The important part of this is that the money is gone. What makes matters truly eerie is that the "bubble" in suburban houses has occurred at exactly the moment in history when the chief enabling resource for suburban life – oil – has entered its scarcity stage.

The logical conclusion of all this is not what the American public wants to hear: we have become a much poorer society and are now faced with the unavoidable task of making major changes in how we live. All the three-card-monte moves at the highest level of finance lately amount to an effort to avoid the unavoidable, acknowledging our losses. Certainly the political fallout of all this will be awesome. But it’s not about politics, really. It’s about the entire society’s inability to form a workable new consensus of reality.

It’s hard to predict how long these institutions at the heart of our economic system can linger in the "far from normal" limbo of pretending that money has not been defaulted out of existence. Since the same process is underway in Great Britain and Spain, places beyond the control of Bernanke, Secretary Paulson, and the Boyz on Wall Street, and since actions and reactions there will affect the destiny of money here, its hard to escape the conclusion that we’re at most months away from the brutal recognition that Wall Street has managed to bankrupt itself (and, by extension, the United States). This is dark heart of the matter of which no one dares speak.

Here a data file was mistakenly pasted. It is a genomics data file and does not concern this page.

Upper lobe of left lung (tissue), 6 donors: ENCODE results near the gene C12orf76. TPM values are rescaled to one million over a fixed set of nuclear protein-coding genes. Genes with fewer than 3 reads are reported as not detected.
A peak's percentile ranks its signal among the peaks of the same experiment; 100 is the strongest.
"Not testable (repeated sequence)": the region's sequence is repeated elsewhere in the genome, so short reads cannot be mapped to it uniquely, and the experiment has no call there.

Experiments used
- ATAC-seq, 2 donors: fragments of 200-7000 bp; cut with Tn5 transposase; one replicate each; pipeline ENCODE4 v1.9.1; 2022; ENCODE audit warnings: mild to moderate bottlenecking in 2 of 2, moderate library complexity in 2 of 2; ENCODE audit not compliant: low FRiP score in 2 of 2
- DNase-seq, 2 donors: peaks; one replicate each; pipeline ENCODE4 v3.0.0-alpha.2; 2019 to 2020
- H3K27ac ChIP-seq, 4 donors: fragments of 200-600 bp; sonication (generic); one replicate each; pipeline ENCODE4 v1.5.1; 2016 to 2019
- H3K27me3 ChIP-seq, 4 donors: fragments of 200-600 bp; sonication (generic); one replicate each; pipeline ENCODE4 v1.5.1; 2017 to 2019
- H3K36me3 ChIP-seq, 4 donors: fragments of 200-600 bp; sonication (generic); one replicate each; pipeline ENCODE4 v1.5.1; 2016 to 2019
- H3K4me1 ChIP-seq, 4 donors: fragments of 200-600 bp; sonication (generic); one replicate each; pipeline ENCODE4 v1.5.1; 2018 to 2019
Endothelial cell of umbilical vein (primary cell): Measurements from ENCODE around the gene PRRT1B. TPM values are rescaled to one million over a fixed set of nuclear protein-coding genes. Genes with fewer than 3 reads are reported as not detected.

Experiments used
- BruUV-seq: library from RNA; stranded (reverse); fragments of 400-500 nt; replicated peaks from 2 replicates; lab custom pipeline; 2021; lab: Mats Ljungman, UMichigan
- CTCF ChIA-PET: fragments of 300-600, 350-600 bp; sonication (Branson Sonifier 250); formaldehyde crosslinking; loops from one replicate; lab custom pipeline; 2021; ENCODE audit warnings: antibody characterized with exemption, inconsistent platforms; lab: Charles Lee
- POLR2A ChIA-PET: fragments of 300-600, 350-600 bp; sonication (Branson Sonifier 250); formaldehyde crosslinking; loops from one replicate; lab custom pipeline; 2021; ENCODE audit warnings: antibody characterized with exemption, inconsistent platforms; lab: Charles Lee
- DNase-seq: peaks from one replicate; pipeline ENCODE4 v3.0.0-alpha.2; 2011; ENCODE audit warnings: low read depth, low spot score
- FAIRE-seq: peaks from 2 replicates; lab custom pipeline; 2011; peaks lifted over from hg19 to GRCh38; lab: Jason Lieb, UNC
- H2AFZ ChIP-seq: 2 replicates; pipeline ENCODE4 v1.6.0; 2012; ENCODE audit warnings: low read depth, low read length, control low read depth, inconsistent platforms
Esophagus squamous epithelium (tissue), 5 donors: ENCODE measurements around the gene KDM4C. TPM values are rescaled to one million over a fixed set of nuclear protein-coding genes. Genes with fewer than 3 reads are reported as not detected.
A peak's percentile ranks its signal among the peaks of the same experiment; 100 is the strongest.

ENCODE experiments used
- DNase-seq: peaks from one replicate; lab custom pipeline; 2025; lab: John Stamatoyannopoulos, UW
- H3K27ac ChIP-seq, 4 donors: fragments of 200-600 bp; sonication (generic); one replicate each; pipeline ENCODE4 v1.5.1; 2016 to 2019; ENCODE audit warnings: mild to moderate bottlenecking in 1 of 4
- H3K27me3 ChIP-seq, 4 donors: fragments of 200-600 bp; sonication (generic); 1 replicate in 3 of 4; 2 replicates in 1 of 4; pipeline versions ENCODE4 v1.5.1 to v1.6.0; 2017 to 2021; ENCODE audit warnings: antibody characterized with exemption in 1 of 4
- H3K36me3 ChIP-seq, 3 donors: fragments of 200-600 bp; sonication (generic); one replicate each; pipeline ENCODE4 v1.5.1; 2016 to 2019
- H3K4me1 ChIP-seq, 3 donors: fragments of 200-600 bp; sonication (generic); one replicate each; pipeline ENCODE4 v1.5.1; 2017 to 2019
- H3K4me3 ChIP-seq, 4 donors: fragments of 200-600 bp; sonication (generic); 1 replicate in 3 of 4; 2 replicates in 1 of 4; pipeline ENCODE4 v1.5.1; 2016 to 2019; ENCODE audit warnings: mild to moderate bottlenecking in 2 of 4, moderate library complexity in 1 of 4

Meantime, on the ground, everyone in the land sees the gas pumps levitate beyond the $4 hash mark, and notes with bugged-out eyes the double-digit price stickers on common supermarket items, and feels the rush of blood from the extremities when some check-out clerk at the Wal-Mart declares that a certain proffered credit card is maxed out, and some strangers in overalls – the neighbors say – managed to hot-wire the GMC Sierra in the driveway, and took it away….

The candidates for president will have a lot to talk about. I wonder if they’ll dare to.


James Howard Kunstler
for The Daily Reckoning

May 28, 2008

James Kunstler has worked as a reporter and feature writer for a number of newspapers, and finally as a staff writer for Rolling Stone Magazine. In 1975, he dropped out to write books on a full-time basis.

His latest nonfiction book, The Long Emergency describes the changes that American society faces in the 21st century. Discerning an imminent future of protracted socioeconomic crisis, Kunstler foresees the progressive dilapidation of subdivisions and strip malls, the depopulation of the American Southwest, and, amid a world at war over oil, military invasions of the West Coast; when the convulsion subsides, Americans will live in smaller places and eat locally grown food.

The big news today is happening on the highways…

But first, let’s look at the basic figures.

Yesterday produced a weak rally in the stock market – with the Dow up 68 points. Oil lost $3, to close at $128. The dollar rose slightly. And gold got whacked for a $17 loss, but still closed above $900.